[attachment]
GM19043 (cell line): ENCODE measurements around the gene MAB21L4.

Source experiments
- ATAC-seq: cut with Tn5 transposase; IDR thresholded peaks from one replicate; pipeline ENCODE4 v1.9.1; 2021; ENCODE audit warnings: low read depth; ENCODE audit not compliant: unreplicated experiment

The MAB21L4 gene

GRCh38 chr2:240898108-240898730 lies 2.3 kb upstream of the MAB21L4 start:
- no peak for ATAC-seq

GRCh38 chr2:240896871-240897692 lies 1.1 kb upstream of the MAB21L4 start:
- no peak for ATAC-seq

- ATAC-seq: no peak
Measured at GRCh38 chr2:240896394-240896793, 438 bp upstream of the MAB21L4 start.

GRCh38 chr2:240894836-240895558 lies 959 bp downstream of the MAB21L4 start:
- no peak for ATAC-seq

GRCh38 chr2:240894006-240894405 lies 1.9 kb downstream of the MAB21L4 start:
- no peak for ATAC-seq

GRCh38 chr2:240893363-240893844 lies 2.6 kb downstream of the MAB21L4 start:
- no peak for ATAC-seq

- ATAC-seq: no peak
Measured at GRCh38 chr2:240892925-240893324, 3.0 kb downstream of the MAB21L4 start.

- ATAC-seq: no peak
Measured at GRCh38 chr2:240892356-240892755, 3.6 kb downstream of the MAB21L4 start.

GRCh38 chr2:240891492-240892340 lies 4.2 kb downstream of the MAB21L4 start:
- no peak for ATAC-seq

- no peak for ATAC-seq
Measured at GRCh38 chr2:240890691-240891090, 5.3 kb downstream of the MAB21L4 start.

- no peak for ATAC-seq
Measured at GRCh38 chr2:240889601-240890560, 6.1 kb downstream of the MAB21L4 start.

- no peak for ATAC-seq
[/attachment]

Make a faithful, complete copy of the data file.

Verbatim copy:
GM19043 (cell line): ENCODE measurements around the gene MAB21L4.

Source experiments
- ATAC-seq: cut with Tn5 transposase; IDR thresholded peaks from one replicate; pipeline ENCODE4 v1.9.1; 2021; ENCODE audit warnings: low read depth; ENCODE audit not compliant: unreplicated experiment

The MAB21L4 gene

GRCh38 chr2:240898108-240898730 lies 2.3 kb upstream of the MAB21L4 start:
- no peak for ATAC-seq

GRCh38 chr2:240896871-240897692 lies 1.1 kb upstream of the MAB21L4 start:
- no peak for ATAC-seq

- ATAC-seq: no peak
Measured at GRCh38 chr2:240896394-240896793, 438 bp upstream of the MAB21L4 start.

GRCh38 chr2:240894836-240895558 lies 959 bp downstream of the MAB21L4 start:
- no peak for ATAC-seq

GRCh38 chr2:240894006-240894405 lies 1.9 kb downstream of the MAB21L4 start:
- no peak for ATAC-seq

GRCh38 chr2:240893363-240893844 lies 2.6 kb downstream of the MAB21L4 start:
- no peak for ATAC-seq

- ATAC-seq: no peak
Measured at GRCh38 chr2:240892925-240893324, 3.0 kb downstream of the MAB21L4 start.

- ATAC-seq: no peak
Measured at GRCh38 chr2:240892356-240892755, 3.6 kb downstream of the MAB21L4 start.

GRCh38 chr2:240891492-240892340 lies 4.2 kb downstream of the MAB21L4 start:
- no peak for ATAC-seq

- no peak for ATAC-seq
Measured at GRCh38 chr2:240890691-240891090, 5.3 kb downstream of the MAB21L4 start.

- no peak for ATAC-seq
Measured at GRCh38 chr2:240889601-240890560, 6.1 kb downstream of the MAB21L4 start.

- no peak for ATAC-seq